1973 NL East

Where do you begin to point fingers when the winning team went 82-79 and had two pitchers combine to go 5-15? On the chart above, the Expos trotted out Balor Moore a few too many times, leaving him with a 7-16 record and an 85 ERA+. The previous year, at age 21, the lefty Moore had acquitted himself rather well, with peripherals suggesting a bright future (7.4 H/9, 3.6 BB/9, 9.8 K/9). In ’73, the strikeout rate went down by two and the walks up by two (he gave up exactly as many hits as he struck out batters, oddly enough), and Moore’s career derailed. Perhaps it was the expectations that kept him on the team: Moore was the Expos’ first first-rounder, and that carries quite a burden. Perhaps the fifth-year Expos didn’t suspect that the division would be so awful that they’d be in contention. I wouldn’t begrudge them this assumption, as the Pirates, Cardinals, and Mets were all relatively decent teams at that point. I call it neutral in Montreal.

In Pittsburgh? I think it’s no one’s fault. This was the year of Steve Blass Disease, which has been covered better by others. Suffice it to say that an undiseased Steve Blass would have settled the division pretty much exactly like it came out every year, which was with the Pirates getting around 90 wins. We wouldn’t be talking about Luke Walker‘s 7-12 record while getting booted out of the rotation. The good news for is that sorting through the rubble found the Pirates one of their most dependable starters of the next few years: Jim Rooker. Slotting into the rotation in June, Rooker went 9-5 with 90 strikeouts and 29 walks as a starter. This could not have been foretold whatsoever, as Rooker had either been wild but average or downright terrible in his previous four seasons. Rooker was traded from Kansas City for Gene Garber straight-up, and while Garber didn’t stay long in his new home, Rooker turned in four more years of #2 starter-level effectiveness. No one could have seen the Blass situation coming, regardless of what Walker did, but out of all these situations, the Pirates had the best on-field results form it.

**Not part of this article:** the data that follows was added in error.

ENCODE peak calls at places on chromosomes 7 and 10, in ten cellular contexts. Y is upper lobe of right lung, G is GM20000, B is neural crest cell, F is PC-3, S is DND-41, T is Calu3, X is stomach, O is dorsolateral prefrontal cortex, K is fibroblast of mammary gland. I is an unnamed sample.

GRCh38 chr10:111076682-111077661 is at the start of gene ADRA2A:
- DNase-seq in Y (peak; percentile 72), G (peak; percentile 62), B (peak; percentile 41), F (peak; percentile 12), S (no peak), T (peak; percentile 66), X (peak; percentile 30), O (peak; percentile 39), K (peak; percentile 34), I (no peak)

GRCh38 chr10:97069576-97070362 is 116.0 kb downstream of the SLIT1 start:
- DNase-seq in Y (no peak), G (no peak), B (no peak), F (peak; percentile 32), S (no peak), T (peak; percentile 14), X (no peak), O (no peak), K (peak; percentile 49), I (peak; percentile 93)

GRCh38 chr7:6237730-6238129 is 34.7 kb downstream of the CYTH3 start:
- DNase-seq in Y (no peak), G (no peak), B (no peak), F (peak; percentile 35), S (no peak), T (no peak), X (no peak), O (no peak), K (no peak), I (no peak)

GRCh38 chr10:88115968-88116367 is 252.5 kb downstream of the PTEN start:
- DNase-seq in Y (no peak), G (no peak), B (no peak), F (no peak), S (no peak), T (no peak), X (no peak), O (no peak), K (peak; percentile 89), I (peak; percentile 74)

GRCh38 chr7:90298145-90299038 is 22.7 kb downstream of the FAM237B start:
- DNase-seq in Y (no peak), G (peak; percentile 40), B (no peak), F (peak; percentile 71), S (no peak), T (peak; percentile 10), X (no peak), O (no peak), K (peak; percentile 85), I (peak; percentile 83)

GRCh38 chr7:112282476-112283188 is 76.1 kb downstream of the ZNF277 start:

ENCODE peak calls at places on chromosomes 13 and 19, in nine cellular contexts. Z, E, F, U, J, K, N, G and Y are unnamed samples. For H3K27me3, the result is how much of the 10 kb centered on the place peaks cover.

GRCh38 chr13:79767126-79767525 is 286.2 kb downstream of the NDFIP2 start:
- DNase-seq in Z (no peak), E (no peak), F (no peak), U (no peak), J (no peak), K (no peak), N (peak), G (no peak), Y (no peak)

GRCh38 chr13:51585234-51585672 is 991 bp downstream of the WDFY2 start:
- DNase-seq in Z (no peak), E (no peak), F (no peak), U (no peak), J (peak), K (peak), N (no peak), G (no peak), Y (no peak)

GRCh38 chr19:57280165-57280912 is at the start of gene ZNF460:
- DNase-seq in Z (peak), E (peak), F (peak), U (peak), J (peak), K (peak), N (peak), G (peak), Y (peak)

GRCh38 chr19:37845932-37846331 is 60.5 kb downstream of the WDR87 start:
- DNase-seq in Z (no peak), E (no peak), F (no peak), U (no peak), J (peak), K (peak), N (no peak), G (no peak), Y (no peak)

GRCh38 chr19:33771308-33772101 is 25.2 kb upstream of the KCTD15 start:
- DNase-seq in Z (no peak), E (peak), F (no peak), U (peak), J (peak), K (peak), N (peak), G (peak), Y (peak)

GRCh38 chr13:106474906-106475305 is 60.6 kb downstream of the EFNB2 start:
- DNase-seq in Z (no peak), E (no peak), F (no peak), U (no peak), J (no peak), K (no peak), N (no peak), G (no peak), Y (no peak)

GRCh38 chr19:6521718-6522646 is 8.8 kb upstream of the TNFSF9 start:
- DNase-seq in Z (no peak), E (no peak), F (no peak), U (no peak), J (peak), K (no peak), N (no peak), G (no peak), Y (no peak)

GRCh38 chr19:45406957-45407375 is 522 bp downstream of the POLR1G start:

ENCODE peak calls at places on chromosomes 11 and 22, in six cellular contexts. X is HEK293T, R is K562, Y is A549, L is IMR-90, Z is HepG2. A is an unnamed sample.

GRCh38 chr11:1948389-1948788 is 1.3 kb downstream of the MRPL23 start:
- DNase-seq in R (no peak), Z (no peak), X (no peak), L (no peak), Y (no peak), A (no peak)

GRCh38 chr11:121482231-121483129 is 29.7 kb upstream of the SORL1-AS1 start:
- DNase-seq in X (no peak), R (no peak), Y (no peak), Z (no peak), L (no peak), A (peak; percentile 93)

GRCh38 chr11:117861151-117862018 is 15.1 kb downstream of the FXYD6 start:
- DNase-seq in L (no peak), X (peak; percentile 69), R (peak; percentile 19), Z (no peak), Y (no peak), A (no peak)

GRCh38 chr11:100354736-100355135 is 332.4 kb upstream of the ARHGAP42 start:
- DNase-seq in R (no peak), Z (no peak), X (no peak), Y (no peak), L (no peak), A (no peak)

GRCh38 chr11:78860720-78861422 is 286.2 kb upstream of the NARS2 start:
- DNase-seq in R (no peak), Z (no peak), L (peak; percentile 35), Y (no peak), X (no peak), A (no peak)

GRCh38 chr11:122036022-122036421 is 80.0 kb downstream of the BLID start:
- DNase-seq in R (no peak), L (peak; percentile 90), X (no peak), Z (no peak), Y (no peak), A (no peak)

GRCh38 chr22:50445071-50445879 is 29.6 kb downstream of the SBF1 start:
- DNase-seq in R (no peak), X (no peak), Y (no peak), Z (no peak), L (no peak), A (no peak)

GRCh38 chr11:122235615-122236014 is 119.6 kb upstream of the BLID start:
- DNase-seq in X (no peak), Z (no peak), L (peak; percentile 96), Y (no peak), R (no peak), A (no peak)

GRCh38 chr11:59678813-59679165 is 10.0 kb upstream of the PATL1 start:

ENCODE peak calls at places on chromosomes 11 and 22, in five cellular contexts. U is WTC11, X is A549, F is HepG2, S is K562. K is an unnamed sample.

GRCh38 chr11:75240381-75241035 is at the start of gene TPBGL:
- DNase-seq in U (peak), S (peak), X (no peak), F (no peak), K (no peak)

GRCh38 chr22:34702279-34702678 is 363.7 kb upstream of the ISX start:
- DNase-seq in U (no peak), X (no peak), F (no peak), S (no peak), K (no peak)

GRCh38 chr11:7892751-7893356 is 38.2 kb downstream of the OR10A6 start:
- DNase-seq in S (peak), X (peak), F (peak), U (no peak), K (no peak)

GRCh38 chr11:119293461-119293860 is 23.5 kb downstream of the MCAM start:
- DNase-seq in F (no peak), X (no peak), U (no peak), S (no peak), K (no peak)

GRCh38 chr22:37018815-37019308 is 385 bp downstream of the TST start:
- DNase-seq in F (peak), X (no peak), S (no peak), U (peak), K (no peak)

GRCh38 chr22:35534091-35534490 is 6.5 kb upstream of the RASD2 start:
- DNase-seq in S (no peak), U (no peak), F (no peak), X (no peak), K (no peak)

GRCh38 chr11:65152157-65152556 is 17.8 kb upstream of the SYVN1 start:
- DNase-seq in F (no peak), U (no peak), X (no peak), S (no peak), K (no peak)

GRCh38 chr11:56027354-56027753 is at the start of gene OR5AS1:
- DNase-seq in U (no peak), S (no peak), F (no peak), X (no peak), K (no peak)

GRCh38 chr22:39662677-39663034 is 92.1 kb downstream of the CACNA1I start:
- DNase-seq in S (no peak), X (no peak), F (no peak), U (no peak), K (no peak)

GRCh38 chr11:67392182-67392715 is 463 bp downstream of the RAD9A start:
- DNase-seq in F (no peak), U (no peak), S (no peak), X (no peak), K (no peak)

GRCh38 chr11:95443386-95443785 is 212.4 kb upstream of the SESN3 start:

Sam McDowell, 1974 New York Yankees

I wouldn’t have guessed this one at all. The perplexing McDowell was still young enough to bounce back from a few bad years, and the Yankees were starting to make some noise in the East. A healthy McDowell could have put them over the top in a year where nobody took control until the very end. (Ken Aspromonte‘s Indians were leading the East as late as July 8. Really. It was wide open that year.) An injured McDowell, however … McDowell pitched sparingly through May, with the occasional start and mostly mop-up work, came back in July to start, and had tough luck when he was on and no luck when he wasn’t. Seven starts, six relief appearances, and only one of those games was a Yankee win. He deserved a better record than 1-6, but not by much.